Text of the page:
Many companies claim to be customer-centric. However, when asked, consumers claim that it is the product and not the customers’ needs that are at the centre of most companies’ direct marketing strategies.
Where there are few alternatives to choose from, consumers may be prepared to settle for a product that meets part of their needs. But in markets where there are many competing brands, a firm that puts its own convenience before the needs of its customers may be courting disaster.
According to research by the Henley Centre, 70 per cent of customers who switch suppliers do so for reasons of “neglect” – not just in terms of communication, but also failing to give them what they want.
Offering consumers more choice is not the issue here. What the fickle customer is seeking is a better fit between the purchased goods or service and their own requirements, not more variety in terms of the number of products. With the development of flexible manufacturing, and tools for profiling the usage habits of consumers, companies increasingly have the means to customise their products or services to suit the preferences of progressively smaller groups of consumers at an individual level. But does the reality of mass customisation live up to expectations?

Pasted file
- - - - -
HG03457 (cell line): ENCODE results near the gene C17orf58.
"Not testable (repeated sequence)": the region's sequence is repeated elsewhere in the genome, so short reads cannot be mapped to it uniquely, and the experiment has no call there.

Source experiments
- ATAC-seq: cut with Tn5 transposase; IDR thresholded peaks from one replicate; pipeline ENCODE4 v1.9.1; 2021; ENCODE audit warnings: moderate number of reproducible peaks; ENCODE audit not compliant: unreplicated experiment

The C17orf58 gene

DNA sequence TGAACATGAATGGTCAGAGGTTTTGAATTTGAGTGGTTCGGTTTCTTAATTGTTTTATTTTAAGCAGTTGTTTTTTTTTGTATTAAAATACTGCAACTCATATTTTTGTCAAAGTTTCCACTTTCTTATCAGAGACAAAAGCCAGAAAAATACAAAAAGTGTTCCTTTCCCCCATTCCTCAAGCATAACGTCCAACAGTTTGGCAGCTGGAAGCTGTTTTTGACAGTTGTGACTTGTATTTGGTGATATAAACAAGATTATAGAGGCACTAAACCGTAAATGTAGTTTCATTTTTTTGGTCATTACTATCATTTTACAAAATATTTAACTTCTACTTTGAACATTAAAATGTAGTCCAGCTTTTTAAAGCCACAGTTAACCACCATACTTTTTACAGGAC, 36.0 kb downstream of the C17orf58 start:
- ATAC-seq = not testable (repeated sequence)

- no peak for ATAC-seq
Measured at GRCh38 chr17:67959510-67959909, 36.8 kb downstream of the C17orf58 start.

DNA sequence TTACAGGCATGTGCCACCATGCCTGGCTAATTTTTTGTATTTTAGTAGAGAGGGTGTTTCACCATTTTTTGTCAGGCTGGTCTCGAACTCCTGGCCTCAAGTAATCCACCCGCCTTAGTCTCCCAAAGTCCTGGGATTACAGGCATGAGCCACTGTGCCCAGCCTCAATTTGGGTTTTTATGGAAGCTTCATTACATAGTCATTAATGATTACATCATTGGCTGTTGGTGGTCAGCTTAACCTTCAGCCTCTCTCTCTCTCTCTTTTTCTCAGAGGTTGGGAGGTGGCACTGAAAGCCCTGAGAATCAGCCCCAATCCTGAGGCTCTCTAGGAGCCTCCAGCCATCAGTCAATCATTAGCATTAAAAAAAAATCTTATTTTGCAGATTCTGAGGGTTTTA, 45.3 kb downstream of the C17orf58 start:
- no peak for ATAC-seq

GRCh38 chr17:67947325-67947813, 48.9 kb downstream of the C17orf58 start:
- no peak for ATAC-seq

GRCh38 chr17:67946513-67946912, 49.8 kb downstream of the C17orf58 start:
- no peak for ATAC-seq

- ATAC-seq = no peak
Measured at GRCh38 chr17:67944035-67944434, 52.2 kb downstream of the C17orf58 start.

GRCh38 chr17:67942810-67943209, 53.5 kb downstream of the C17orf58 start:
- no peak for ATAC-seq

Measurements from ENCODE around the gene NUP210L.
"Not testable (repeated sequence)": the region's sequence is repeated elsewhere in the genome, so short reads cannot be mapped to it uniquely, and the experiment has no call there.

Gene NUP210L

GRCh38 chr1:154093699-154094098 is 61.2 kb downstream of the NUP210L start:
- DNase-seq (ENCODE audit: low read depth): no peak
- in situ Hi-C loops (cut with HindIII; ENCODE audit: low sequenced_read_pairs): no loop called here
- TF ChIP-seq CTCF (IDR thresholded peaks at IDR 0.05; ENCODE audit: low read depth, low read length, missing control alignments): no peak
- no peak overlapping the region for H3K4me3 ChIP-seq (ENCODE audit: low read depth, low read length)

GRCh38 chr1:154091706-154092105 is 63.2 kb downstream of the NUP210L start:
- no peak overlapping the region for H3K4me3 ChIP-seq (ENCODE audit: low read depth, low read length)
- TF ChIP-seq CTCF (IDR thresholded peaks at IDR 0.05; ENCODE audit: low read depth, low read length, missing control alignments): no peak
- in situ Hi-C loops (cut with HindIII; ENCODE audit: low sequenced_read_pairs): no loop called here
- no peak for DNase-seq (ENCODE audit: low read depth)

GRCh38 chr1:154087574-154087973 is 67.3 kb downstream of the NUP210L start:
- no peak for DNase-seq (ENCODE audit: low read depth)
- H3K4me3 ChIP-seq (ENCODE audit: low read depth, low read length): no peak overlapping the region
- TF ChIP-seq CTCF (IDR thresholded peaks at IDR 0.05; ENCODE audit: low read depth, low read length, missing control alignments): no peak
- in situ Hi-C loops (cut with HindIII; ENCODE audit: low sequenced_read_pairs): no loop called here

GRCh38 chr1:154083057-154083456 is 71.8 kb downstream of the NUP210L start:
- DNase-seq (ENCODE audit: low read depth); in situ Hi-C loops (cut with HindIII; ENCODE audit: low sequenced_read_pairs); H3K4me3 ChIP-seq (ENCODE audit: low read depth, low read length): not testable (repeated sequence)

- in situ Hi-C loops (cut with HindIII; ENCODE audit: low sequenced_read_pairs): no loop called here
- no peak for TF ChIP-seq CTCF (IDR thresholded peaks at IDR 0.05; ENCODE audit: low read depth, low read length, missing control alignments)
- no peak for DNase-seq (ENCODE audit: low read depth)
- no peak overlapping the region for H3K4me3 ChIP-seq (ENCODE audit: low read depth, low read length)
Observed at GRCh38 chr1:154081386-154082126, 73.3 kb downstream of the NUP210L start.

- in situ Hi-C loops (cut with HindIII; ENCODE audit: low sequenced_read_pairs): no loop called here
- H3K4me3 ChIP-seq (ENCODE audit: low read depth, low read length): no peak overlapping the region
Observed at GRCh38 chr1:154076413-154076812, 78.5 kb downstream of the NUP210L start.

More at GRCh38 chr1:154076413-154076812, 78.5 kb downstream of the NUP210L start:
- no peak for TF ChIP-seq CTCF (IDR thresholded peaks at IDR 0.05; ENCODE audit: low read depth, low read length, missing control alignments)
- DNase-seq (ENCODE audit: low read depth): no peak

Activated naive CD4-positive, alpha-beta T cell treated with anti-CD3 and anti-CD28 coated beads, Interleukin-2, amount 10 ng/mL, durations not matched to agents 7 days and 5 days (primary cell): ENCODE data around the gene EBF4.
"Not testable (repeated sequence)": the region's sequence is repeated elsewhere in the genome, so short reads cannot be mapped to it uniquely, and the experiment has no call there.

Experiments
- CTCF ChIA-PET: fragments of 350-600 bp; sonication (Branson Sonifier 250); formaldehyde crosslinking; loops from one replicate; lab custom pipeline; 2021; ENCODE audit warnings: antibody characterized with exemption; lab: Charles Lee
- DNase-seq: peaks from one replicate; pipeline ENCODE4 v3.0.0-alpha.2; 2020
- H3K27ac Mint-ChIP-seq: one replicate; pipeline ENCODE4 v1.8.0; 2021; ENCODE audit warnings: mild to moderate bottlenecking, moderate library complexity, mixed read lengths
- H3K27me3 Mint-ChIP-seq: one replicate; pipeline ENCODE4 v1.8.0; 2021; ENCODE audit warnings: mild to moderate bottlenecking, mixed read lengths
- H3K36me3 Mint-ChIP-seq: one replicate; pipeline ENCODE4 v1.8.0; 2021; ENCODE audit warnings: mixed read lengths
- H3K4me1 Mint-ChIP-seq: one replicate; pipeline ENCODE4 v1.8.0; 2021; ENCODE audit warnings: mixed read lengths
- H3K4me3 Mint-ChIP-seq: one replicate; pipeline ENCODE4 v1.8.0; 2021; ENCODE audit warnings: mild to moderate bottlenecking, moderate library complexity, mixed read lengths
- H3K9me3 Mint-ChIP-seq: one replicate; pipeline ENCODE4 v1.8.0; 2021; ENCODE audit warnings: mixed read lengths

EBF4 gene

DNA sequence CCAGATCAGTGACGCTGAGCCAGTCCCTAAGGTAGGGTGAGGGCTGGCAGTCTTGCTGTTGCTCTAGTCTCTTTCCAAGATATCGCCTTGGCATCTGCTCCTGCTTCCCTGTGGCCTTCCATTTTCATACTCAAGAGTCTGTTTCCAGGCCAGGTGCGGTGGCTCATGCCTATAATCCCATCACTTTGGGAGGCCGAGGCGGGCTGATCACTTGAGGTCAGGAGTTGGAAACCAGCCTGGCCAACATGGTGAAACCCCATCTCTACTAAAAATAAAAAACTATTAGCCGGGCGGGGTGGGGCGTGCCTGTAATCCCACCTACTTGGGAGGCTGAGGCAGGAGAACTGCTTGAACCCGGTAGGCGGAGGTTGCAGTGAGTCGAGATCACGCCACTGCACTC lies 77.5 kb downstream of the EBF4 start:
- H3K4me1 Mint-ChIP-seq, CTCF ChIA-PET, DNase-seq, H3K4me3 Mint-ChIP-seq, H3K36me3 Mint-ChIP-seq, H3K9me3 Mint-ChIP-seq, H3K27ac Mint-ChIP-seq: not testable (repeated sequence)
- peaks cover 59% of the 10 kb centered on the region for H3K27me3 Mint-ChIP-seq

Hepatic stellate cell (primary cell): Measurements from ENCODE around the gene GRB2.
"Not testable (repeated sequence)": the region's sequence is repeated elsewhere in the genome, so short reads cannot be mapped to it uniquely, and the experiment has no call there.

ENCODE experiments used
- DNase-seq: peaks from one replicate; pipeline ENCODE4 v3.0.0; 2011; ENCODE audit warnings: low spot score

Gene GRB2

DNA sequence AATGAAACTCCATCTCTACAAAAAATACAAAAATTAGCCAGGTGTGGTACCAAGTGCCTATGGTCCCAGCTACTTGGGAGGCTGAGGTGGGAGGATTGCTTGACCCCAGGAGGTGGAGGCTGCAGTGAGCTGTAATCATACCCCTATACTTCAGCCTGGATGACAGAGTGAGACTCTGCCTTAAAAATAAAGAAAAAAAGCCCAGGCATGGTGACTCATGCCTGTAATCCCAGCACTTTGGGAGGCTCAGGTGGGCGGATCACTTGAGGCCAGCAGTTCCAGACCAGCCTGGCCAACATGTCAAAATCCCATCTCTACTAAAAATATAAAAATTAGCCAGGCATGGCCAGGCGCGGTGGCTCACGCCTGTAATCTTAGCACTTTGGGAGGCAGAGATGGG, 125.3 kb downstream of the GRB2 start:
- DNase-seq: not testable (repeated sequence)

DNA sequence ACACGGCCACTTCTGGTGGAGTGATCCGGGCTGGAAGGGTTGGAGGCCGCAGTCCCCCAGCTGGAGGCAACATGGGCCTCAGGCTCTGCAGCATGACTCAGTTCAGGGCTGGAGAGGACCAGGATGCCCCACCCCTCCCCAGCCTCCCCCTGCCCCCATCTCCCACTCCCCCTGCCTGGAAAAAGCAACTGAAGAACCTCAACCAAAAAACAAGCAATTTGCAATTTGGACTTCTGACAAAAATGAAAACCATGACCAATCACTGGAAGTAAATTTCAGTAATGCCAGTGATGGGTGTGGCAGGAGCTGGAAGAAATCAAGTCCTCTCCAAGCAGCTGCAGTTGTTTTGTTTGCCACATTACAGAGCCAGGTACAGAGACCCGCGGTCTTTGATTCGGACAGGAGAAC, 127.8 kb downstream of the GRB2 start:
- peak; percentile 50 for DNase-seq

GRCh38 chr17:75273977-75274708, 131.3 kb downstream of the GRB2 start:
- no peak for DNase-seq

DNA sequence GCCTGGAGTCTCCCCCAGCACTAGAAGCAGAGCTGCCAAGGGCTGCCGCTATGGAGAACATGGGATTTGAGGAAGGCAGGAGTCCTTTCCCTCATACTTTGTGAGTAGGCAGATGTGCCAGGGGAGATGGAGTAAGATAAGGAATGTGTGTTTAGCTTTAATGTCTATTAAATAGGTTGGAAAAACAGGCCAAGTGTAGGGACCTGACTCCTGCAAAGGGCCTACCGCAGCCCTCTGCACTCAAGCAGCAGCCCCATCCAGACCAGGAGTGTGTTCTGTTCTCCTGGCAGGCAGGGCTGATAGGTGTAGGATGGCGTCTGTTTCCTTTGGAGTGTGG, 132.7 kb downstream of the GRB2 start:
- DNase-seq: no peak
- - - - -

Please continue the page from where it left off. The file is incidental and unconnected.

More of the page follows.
Mass customisation is different from true customisation in that it uses technology to increase the value that the customer perceives in an essentially standard product or service.
A good example of a company that does this convincingly is the US credit card issuer Capital One.
What distinguishes Capital One from its competitors is not its core product, which is relatively standard, but how it uses information technology and continued market testing to identify the combinations of features that are most effective and which yield an acceptable net present value from different groups of customers. The end result is a product range of 6,000 cards, each designed to appeal to different micro-segments of the company’s 18 million customer base.